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Your blood pressure will be lower

Your blood pressure will be lower
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Sodium is an important element that helps regulate fluid levels in the body. And while it is possible to not get enough salt in your diet, the vast majority of Americans actually consume way more than they need. One negative effect of too much salt? High blood pressure. “Substantial studies and evidence have linked sodium intake with hypertension,” says Dr Amin Yehya, an advanced heart failure cardiologist and author of the textbook, Heart Failure: What a Non-Heart Failure Specialist Needs to Know. Too much sodium causes the body to hold onto water to balance it out, leading to increased blood volume and pressure on the circulatory system. Here’s how to keep your blood pressure in check.

Your risk of heart attack and stroke will go down

Your risk of heart attack and stroke will go down
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High blood pressure is a major risk factor for cardiovascular disease, so lowering blood pressure by reducing sodium intake can also lower your risk for heart attack and stroke. “Worldwide, 54 per cent of strokes and 47 per cent of heart disease are attributed to hypertension,” says Dr Yehya. “Excess sodium has blood pressure-independent effects promoting left ventricular hypertrophy [a pumping problem of the heart’s main chamber] as well as fibrosis [thickening and scarring] in the heart and arteries.” Although there has been some debate on the direct link between salt consumption and heart health, heat specialists remain convinced that sodium reduction is beneficial. Learn how salt became the modern-day food manufacturer’s best friend – and how to reduce your intake.

You’ll lose water weight

You’ll lose water weight
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Ever notice how your rings are tight after you eat a salty pizza or plate of french fries? That’s because the extra sodium causes your body to retain water. “Your kidneys are programmed to maintain a ratio of electrolytes, including sodium,” says registered dietitian Erin Palinski-Wade, author of Belly Fat Diet for Dummies. “When you consume too much sodium, this ratio gets thrown off, so your kidneys hold onto more water to balance it. When you reduce your sodium intake, this balance is shifted and the kidneys no longer hold onto the excess fluid, helping you to lose the water weight.”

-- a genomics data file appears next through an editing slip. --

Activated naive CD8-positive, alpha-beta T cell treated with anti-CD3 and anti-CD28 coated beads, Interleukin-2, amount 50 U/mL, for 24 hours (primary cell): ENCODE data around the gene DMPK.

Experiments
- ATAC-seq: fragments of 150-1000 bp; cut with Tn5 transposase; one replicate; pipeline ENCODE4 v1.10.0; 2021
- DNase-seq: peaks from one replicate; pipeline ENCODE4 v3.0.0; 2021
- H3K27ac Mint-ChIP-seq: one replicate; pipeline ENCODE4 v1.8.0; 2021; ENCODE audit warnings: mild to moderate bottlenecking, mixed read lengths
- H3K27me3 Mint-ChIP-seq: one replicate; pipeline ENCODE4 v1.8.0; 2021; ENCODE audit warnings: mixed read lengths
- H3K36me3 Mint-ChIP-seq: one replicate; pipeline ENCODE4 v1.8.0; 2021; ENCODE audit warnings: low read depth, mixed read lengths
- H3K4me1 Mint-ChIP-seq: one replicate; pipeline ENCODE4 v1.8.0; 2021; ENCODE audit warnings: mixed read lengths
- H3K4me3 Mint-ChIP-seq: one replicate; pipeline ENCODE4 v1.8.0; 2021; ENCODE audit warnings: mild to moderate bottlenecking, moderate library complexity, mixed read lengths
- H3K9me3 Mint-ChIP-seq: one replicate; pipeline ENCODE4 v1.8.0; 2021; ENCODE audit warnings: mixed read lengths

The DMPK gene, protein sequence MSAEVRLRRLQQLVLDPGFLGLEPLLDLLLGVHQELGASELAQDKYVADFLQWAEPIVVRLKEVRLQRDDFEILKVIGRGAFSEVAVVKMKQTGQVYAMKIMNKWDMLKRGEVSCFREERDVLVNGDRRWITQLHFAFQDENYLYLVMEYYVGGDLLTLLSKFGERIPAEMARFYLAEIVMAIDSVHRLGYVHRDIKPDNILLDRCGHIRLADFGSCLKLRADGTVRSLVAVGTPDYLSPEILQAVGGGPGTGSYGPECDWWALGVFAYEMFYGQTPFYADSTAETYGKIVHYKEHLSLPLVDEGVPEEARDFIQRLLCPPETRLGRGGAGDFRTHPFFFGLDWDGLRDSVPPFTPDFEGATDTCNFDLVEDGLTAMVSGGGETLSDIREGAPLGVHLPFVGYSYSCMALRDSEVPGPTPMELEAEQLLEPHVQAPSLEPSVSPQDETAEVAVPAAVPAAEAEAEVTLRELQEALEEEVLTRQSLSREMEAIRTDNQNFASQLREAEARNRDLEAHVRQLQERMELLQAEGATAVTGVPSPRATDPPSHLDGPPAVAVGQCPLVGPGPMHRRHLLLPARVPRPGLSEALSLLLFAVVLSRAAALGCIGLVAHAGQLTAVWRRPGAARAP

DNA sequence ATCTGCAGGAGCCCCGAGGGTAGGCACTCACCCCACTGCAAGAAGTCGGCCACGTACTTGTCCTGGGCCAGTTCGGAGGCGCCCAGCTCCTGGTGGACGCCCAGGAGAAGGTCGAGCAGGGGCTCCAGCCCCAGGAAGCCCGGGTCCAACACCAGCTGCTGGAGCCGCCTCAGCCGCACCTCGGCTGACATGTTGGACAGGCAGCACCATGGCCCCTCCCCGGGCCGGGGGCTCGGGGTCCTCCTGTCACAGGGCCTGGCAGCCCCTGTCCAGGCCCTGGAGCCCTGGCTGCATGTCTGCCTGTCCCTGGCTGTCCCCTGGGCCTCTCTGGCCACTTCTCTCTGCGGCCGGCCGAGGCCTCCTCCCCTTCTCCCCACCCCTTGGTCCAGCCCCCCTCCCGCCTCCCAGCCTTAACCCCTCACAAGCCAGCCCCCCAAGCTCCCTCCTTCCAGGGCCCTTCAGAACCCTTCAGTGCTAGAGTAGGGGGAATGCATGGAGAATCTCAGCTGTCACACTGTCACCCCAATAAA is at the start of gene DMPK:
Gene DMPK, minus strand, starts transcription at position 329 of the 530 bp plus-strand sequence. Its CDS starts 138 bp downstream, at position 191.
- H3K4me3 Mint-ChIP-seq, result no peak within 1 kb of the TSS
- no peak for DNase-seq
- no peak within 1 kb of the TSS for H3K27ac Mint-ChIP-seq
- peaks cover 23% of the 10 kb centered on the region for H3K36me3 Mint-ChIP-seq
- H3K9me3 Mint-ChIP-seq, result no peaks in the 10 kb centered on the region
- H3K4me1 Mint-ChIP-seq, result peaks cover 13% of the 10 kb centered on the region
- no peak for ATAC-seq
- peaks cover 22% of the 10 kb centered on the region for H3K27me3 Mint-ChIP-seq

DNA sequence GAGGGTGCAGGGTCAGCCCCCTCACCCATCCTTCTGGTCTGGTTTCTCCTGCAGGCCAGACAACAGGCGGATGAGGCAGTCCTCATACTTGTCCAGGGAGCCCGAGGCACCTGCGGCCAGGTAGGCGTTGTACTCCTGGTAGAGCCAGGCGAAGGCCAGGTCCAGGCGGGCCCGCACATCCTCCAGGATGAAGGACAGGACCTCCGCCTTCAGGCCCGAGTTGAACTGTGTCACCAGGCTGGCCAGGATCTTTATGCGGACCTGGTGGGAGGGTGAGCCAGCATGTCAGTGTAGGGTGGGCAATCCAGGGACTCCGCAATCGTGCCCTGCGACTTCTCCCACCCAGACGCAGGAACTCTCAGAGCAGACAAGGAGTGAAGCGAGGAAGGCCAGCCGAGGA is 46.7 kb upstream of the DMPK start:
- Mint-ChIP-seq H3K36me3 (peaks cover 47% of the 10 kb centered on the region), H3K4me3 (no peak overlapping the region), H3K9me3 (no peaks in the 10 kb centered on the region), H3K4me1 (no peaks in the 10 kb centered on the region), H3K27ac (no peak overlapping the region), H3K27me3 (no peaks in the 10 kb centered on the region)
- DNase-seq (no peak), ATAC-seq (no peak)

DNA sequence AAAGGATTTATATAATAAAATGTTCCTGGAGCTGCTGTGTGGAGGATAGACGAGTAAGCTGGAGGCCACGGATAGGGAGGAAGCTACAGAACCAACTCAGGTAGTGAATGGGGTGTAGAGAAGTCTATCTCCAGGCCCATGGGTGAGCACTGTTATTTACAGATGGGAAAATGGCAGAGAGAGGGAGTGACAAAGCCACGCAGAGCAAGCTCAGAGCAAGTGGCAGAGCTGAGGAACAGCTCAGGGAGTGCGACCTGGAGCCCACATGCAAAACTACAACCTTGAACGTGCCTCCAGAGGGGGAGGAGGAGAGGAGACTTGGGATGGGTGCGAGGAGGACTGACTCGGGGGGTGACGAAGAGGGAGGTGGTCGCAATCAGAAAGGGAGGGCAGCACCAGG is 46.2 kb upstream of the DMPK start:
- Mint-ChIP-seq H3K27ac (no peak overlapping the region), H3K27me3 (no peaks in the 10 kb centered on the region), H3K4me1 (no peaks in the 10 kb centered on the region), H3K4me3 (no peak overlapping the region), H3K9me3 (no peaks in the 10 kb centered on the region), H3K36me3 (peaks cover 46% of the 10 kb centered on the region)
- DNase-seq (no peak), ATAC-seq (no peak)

You may lose real weight, too

You may lose real weight, too
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By reducing sodium, you’ll automatically eat healthier food. This is because most salt in our diet doesn’t come from table salt – it comes from processed and prepared foods, which use high amounts of sodium as a preservative; they contain plenty of other unhealthy ingredients, as well. “If you start to shift your diet to include more whole, unprocessed food, this naturally helps to reduce sodium intake,” Palinski-Wade says. “In addition, this can help to reduce your intake of added sugars and refined carbohydrates while increasing fibre. This shift can promote a reduction in kilojoules with an increased feeling of fullness that can lead to weight loss.” Add these fat-burning food options to your diet to really improve your health.

Your potassium needs may change

Your potassium needs may change
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Following a DASH diet (Dietary Approaches to Stop Hypertension) of lots of fruits and vegetables can help reduce sodium. But, it’s also important to maintain enough potassium, which helps balance out sodium. “As sodium intake increases, the demand for potassium can increase as well,” Palinski-Wade says. “A low potassium intake with a high sodium intake can increase the risk of high blood pressure. Some research suggests that eating more potassium may reverse the effects of too much sodium in the diet, and diets rich in potassium have been shown to lower blood pressure levels.” Fruits, veggies, and beans are excellent dietary sources of potassium. But those with kidney problems may have problems filtering excess potassium, so check with your doctor before increasing your intake. Read how potassium can help reduce the tummy-bloating caused by a salty diet.